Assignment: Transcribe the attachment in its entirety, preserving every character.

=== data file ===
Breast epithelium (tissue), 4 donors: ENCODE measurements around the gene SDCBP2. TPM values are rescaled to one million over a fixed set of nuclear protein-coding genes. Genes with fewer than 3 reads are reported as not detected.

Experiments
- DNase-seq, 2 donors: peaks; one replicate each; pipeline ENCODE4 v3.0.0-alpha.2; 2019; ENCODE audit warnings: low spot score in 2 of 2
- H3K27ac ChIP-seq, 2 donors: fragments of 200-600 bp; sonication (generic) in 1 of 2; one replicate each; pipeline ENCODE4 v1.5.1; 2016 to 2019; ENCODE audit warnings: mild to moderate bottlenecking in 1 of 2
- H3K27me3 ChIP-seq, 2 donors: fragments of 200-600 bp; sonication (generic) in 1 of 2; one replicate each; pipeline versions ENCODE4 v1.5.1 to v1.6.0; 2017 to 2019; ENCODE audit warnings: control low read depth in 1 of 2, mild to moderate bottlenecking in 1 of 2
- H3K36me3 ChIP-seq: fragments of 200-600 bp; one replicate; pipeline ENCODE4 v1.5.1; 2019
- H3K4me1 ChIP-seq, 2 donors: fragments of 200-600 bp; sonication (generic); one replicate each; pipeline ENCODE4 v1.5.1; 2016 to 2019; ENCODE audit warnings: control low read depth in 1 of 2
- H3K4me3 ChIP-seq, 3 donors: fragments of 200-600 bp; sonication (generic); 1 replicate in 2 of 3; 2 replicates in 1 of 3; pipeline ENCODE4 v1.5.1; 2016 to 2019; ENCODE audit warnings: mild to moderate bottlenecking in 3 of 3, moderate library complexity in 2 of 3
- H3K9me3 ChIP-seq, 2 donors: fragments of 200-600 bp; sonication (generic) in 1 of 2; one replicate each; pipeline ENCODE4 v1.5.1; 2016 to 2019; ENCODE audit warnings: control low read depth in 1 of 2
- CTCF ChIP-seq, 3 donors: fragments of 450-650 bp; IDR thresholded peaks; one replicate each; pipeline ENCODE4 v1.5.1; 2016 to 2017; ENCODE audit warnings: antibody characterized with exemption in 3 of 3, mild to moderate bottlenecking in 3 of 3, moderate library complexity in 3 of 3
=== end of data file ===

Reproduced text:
Breast epithelium (tissue), 4 donors: ENCODE measurements around the gene SDCBP2. TPM values are rescaled to one million over a fixed set of nuclear protein-coding genes. Genes with fewer than 3 reads are reported as not detected.

Experiments
- DNase-seq, 2 donors: peaks; one replicate each; pipeline ENCODE4 v3.0.0-alpha.2; 2019; ENCODE audit warnings: low spot score in 2 of 2
- H3K27ac ChIP-seq, 2 donors: fragments of 200-600 bp; sonication (generic) in 1 of 2; one replicate each; pipeline ENCODE4 v1.5.1; 2016 to 2019; ENCODE audit warnings: mild to moderate bottlenecking in 1 of 2
- H3K27me3 ChIP-seq, 2 donors: fragments of 200-600 bp; sonication (generic) in 1 of 2; one replicate each; pipeline versions ENCODE4 v1.5.1 to v1.6.0; 2017 to 2019; ENCODE audit warnings: control low read depth in 1 of 2, mild to moderate bottlenecking in 1 of 2
- H3K36me3 ChIP-seq: fragments of 200-600 bp; one replicate; pipeline ENCODE4 v1.5.1; 2019
- H3K4me1 ChIP-seq, 2 donors: fragments of 200-600 bp; sonication (generic); one replicate each; pipeline ENCODE4 v1.5.1; 2016 to 2019; ENCODE audit warnings: control low read depth in 1 of 2
- H3K4me3 ChIP-seq, 3 donors: fragments of 200-600 bp; sonication (generic); 1 replicate in 2 of 3; 2 replicates in 1 of 3; pipeline ENCODE4 v1.5.1; 2016 to 2019; ENCODE audit warnings: mild to moderate bottlenecking in 3 of 3, moderate library complexity in 2 of 3
- H3K9me3 ChIP-seq, 2 donors: fragments of 200-600 bp; sonication (generic) in 1 of 2; one replicate each; pipeline ENCODE4 v1.5.1; 2016 to 2019; ENCODE audit warnings: control low read depth in 1 of 2
- CTCF ChIP-seq, 3 donors: fragments of 450-650 bp; IDR thresholded peaks; one replicate each; pipeline ENCODE4 v1.5.1; 2016 to 2017; ENCODE audit warnings: antibody characterized with exemption in 3 of 3, mild to moderate bottlenecking in 3 of 3, moderate library complexity in 3 of 3